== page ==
This portlet should not exist anymore
According to Dr. Hans-Gert Pöttering, chairman of the Konrad-Adenauer-Foundation and former President of the European Parliament, Europe and Germany could help for example by showing the Arab countries the 'rule of law'. As he said in his opening speech: "with our experiences and our failures we can contribute towards the becoming of a legal state."
Result of the brainstorming in workshop III - After one and a half day filled with heated discussions about Germany's role towards and within the Arab World, many seem to agree with Pöttering's words that Europe could contribute - but only with a clear concept. The last thing Germany should do according to the participants is imposing European values on the Arab countries. Germans should not think that their way of living and their common values are best for everyone. The EU ought to realize it has lost some credibility due to its backing many of the dictators against whom the revolutionists protested. Not to mention the lost trust in the European-American way to solve issues by intervention. A Syrian participant stated: "We saw what happened in Afghanistan, Iraq and Libya after the 'West' thought it was going to solve the problem. We don’t want others to interfere." Military intervention too often becomes part of the problem instead of solving it.
The topics discussed in this workshop were mostly about migration, human rights vs. security, misconceptions, Germany as a moderator and most of all the Israel-Palestine conflict. As has been stated several times during the whole conference, 90 percent of the problems the Arab world is facing today are rooted in this conflict. For example: When Hamas won the 'freely-held' elections in Palestine, Europe refused to recognize the results. Once again, European leaders lost credibility in the region. All of the workshops participants agreed on the fact that Germany could be a good moderator between Israel and Palestine, maybe even be a mediator. This could carry an element of risk; but Germany is respected on both sides. As a leader of the European Union, Germany could initiate a dialogue. Presently, no other region or country is in a better position. Everything the Americans would suggest, if they were to be the moderator, would be hated right away by the Arabs.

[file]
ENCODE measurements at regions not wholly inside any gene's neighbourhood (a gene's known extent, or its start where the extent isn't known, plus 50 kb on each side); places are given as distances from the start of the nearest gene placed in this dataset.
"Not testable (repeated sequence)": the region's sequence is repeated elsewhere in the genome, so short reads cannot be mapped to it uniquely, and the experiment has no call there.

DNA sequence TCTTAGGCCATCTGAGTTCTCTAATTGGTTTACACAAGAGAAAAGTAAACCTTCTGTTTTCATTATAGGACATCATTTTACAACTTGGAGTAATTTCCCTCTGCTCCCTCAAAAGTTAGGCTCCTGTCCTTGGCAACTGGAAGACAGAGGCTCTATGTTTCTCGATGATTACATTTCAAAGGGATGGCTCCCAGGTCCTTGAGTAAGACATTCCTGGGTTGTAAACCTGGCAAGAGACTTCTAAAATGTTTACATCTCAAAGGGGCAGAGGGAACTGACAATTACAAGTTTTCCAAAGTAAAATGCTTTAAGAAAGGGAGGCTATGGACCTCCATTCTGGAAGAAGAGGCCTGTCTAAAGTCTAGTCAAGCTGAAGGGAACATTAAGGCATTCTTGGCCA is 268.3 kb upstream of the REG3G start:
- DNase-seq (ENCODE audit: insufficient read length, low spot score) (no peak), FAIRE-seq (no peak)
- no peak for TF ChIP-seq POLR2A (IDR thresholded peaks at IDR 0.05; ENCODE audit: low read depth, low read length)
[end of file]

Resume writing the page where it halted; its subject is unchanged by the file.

But there will be some prerequisites for Germany as well. The 'we-accept-everything-attitude' towards Israel is no longer totally accepted by many of the participants. The highly important friendship between Germany and Israel cannot imply that the Israelis can do whatever they want. If a friend does something wrong, you must tell him. Germany should distinguish between Israel's political actions, for example the settlements on the one hand and the unconditional protection offered against the Iranian threat on the other.
Concerning migration, Europe should start more projects to attract many of the qualified and unemployment Middle-Easterners. Germany and Europe are facing a massive decline in their population. The participants do not consider this the solution of the demographical problems Europe is facing. But they are convinced it could be a major help for both sides. For the years to come it is important for Germany and Europe to first observe and recognize in which direction the new democracies are willing to go. Governments resulting from free elections should be recognized as legitimate representatives of their countries; whether Europe likes the outcome or not.
Both sides are finding themselves at a crossroads. Europe backed the Arab regimes for decades. It should now look at this region again and form a new policy. Without forcing European values on the Arab countries, it should start a new intercultural dialogue. Each side could enrich the other.
With Germany as a key player within the European Union and as a respected country by Israel and many of the Arab countries, German politicians as well as its citizens could potentially play an appreciated role in the Mediterranean.